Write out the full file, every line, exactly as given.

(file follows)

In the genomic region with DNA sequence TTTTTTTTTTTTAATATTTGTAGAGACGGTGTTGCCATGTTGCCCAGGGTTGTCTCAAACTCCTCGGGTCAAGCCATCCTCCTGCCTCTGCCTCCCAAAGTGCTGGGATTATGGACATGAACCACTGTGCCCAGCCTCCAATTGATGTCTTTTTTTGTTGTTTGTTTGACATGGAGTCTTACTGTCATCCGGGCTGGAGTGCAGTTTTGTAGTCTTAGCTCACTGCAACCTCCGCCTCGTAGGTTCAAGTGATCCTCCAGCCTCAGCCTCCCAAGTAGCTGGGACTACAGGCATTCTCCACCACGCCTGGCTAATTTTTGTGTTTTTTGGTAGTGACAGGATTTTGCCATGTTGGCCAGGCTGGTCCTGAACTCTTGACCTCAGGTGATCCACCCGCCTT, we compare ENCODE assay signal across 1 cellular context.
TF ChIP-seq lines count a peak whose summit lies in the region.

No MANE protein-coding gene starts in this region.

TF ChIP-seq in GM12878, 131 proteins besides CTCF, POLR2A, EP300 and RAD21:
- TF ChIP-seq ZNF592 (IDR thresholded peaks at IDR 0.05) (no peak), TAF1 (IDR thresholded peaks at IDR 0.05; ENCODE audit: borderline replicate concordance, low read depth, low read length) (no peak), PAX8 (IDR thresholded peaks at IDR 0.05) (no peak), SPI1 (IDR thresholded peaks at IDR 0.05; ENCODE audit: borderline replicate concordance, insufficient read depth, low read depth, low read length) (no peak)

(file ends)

In the genomic region with DNA sequence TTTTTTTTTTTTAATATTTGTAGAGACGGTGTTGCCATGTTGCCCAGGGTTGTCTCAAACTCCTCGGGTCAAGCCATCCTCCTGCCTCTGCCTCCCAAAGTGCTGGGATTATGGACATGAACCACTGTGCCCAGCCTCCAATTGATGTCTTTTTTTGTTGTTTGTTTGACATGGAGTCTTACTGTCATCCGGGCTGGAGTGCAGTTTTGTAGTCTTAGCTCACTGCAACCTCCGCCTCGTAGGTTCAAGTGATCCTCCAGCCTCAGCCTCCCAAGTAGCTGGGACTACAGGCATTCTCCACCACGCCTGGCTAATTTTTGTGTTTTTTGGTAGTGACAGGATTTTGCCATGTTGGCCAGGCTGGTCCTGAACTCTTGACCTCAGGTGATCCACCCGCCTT, we compare ENCODE assay signal across 1 cellular context.
TF ChIP-seq lines count a peak whose summit lies in the region.

No MANE protein-coding gene starts in this region.

TF ChIP-seq in GM12878, 131 proteins besides CTCF, POLR2A, EP300 and RAD21:
- TF ChIP-seq ZNF592 (IDR thresholded peaks at IDR 0.05) (no peak), TAF1 (IDR thresholded peaks at IDR 0.05; ENCODE audit: borderline replicate concordance, low read depth, low read length) (no peak), PAX8 (IDR thresholded peaks at IDR 0.05) (no peak), SPI1 (IDR thresholded peaks at IDR 0.05; ENCODE audit: borderline replicate concordance, insufficient read depth, low read depth, low read length) (no peak)